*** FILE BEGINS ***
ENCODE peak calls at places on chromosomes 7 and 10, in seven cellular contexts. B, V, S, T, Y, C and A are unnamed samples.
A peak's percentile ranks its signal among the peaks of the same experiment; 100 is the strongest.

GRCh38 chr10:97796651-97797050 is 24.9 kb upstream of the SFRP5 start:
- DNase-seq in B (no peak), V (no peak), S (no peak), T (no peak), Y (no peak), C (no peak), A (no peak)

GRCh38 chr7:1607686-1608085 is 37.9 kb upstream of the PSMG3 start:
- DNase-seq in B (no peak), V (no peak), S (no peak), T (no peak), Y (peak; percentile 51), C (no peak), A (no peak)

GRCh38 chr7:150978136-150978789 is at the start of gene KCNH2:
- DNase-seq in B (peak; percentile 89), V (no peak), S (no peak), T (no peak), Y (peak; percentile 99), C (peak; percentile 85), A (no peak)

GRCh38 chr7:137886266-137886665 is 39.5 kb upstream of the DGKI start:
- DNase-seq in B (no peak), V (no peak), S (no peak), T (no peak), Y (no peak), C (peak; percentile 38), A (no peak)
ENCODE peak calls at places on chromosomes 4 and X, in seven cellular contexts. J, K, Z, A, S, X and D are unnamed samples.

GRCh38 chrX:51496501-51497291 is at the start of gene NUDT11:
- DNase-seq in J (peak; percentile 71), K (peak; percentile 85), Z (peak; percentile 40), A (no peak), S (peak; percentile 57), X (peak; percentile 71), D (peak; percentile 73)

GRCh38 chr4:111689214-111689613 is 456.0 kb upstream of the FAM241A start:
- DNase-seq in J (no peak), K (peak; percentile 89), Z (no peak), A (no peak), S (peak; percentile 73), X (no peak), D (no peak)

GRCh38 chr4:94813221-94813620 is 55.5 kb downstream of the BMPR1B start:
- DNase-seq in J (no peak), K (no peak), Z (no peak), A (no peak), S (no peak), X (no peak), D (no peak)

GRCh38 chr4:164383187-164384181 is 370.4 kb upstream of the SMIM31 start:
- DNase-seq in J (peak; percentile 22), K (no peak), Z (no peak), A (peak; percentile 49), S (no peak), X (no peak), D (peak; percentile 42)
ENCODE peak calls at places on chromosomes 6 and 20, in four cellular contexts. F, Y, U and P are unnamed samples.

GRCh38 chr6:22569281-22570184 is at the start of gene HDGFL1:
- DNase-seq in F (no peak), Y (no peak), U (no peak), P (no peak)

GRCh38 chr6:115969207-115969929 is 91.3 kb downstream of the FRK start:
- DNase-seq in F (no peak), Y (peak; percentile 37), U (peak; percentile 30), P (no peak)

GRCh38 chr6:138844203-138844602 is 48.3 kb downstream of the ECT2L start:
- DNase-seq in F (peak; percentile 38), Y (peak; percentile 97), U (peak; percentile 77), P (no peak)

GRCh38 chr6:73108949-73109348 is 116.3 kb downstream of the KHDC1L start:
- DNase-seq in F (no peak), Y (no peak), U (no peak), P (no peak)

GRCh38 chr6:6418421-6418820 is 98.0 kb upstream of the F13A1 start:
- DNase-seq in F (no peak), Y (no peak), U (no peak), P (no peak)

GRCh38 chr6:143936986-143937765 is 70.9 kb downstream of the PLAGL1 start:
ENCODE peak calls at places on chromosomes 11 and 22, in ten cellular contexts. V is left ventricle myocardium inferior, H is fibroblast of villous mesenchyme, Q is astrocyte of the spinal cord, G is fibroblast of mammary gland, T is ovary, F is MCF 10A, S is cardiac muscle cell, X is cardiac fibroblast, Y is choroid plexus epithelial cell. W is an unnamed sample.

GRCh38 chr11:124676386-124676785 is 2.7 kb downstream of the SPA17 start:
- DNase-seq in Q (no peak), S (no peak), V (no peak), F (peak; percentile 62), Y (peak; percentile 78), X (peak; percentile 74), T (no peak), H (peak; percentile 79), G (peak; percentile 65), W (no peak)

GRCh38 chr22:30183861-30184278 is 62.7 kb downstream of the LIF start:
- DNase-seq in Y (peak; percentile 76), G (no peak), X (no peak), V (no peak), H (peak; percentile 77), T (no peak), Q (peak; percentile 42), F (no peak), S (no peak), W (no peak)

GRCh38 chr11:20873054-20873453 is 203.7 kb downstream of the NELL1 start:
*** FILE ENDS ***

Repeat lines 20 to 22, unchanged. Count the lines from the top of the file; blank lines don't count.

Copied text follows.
ENCODE peak calls at places on chromosomes 6 and 20, in four cellular contexts. F, Y, U and P are unnamed samples.

GRCh38 chr6:22569281-22570184 is at the start of gene HDGFL1:
- DNase-seq in F (no peak), Y (no peak), U (no peak), P (no peak)